The Babylonians used a base 60 numbering system that serves as the basis of modern time telling and the degrees in a circle. Modern mathematical systems use a base 10 system for easy counting, but the number of seconds in a minute, as well as minutes in an hour, derives from the Babylonian counting system.
The base 60 system the Babylonians used helped them derive a fairly accurate calendar. It required periodic adjustments, but the Earth's movement is not precisely regular. In fact, even in modern times adjustments are necessary through leap years and periodic changes of a few seconds to the atomic clock that tracks world time.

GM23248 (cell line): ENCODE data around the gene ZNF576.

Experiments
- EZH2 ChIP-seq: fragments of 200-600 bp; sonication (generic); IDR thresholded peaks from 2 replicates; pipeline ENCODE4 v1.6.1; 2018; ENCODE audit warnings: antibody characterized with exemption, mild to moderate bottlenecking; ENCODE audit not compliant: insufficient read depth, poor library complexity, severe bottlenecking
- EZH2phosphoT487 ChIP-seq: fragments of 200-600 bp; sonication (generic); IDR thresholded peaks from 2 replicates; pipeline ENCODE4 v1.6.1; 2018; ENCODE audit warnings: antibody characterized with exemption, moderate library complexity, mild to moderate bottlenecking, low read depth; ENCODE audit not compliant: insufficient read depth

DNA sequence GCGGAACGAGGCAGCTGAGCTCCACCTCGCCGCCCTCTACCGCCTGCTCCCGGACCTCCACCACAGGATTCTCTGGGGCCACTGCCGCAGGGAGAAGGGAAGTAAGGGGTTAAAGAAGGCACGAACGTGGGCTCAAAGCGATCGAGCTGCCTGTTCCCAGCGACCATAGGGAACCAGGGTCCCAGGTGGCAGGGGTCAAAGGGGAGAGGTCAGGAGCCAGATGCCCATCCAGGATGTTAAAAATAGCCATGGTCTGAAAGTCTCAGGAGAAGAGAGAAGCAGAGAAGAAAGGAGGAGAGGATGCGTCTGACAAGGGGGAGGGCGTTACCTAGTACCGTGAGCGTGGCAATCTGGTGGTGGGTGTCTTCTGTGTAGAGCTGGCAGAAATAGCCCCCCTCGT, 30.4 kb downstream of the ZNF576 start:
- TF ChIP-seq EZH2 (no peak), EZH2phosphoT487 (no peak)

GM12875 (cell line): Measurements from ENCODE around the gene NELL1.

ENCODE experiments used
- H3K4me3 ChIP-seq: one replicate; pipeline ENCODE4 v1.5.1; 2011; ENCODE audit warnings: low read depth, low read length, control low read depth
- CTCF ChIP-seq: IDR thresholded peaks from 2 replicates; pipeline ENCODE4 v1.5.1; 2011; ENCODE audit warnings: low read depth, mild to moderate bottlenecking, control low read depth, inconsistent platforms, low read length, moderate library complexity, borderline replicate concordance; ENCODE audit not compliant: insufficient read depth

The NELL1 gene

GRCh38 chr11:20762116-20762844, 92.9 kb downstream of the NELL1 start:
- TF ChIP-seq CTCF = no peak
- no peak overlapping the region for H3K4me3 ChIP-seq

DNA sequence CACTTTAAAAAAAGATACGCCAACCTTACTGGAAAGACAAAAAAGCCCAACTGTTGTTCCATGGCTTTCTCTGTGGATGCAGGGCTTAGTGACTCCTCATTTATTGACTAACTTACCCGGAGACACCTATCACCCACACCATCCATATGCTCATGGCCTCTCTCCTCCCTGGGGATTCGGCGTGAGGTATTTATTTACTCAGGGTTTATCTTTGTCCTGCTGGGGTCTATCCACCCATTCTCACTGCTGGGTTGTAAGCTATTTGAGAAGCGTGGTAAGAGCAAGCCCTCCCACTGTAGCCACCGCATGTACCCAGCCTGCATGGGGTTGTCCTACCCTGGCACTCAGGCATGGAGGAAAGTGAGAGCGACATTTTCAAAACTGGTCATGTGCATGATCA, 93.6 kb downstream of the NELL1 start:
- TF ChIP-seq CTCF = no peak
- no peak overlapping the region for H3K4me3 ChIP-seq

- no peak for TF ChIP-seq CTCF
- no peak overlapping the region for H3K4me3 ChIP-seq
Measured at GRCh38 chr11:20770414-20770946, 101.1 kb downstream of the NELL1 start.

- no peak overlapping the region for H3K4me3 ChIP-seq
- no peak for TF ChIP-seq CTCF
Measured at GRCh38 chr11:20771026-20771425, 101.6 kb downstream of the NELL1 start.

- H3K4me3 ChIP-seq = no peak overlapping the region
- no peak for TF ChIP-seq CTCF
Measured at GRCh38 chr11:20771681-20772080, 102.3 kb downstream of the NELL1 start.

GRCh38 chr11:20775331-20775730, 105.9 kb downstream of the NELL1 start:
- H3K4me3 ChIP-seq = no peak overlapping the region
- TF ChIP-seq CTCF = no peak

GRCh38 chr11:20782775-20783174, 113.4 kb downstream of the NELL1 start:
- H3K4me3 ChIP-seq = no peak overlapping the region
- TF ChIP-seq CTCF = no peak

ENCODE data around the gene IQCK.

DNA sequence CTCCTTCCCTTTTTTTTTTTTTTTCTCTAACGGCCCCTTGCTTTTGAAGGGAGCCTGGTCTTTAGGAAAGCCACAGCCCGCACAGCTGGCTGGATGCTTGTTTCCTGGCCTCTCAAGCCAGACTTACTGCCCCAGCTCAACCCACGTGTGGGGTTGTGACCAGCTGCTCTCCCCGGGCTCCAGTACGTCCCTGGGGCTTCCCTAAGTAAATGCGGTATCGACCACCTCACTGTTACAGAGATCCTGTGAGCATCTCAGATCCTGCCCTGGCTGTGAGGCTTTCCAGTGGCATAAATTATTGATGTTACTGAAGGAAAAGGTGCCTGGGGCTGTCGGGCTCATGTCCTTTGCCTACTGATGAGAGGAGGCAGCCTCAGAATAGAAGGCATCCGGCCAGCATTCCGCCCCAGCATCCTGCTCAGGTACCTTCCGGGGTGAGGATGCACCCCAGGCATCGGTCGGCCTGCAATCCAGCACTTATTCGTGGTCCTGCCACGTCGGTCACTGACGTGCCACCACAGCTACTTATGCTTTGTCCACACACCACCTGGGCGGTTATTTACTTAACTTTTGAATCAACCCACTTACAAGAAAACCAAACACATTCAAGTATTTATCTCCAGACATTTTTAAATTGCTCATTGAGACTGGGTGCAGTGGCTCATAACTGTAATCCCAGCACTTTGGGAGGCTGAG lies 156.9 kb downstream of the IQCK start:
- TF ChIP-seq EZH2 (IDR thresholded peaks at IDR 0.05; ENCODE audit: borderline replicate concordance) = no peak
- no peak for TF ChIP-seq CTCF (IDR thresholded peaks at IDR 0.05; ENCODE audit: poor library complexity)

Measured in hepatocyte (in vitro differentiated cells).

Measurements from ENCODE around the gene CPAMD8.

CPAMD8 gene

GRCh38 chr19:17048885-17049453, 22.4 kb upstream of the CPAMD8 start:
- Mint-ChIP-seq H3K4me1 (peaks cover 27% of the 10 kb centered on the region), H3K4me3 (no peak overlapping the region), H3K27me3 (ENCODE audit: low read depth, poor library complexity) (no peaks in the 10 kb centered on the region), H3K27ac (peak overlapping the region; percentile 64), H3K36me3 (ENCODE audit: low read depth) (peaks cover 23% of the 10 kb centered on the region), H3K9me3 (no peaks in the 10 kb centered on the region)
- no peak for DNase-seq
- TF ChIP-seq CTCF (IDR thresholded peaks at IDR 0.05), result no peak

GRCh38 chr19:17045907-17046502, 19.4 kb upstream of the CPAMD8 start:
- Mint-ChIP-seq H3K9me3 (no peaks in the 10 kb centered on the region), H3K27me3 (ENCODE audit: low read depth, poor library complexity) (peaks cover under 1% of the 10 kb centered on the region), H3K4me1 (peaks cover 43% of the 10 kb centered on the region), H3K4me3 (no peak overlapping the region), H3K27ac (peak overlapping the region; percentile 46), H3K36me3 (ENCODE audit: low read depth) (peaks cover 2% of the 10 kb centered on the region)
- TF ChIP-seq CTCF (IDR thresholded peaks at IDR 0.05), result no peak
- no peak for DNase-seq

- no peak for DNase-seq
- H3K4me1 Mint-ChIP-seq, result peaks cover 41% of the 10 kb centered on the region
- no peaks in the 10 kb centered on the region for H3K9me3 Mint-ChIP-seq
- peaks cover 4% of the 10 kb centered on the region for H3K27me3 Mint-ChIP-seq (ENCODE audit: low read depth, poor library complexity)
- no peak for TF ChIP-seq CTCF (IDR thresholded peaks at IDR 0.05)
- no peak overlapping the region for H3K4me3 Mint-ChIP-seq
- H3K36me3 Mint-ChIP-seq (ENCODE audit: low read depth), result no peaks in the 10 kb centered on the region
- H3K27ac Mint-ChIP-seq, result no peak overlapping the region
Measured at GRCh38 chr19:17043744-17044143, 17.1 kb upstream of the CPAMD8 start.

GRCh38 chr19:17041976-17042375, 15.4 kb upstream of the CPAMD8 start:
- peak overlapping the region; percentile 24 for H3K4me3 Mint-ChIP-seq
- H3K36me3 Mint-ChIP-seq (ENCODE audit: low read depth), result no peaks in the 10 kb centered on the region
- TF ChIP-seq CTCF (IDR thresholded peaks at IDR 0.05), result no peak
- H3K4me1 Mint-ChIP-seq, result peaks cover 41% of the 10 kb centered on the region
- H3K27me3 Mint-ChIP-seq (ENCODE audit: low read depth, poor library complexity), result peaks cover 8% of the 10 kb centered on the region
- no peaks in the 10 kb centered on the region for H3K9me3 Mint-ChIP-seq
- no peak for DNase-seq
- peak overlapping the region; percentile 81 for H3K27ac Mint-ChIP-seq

The Babylonians also developed a table of squares that some elementary math teachers use to help students learn their squares. Using that table, the Babylonians could derive the product of any two integers up to 59. Their formula for these two integers was similar to a*b = [(a + b)^2 - (a - b)^2] / 4. This reduced the number of multiples they had to memorize. Therefore, rather than learning an entire times table, they only had to learn the squares; however, they had to remember the formula.
Another primary difference between Babylonian math and modern math is that the Babylonian system lacked a zero or another symbol signifying the absence of value.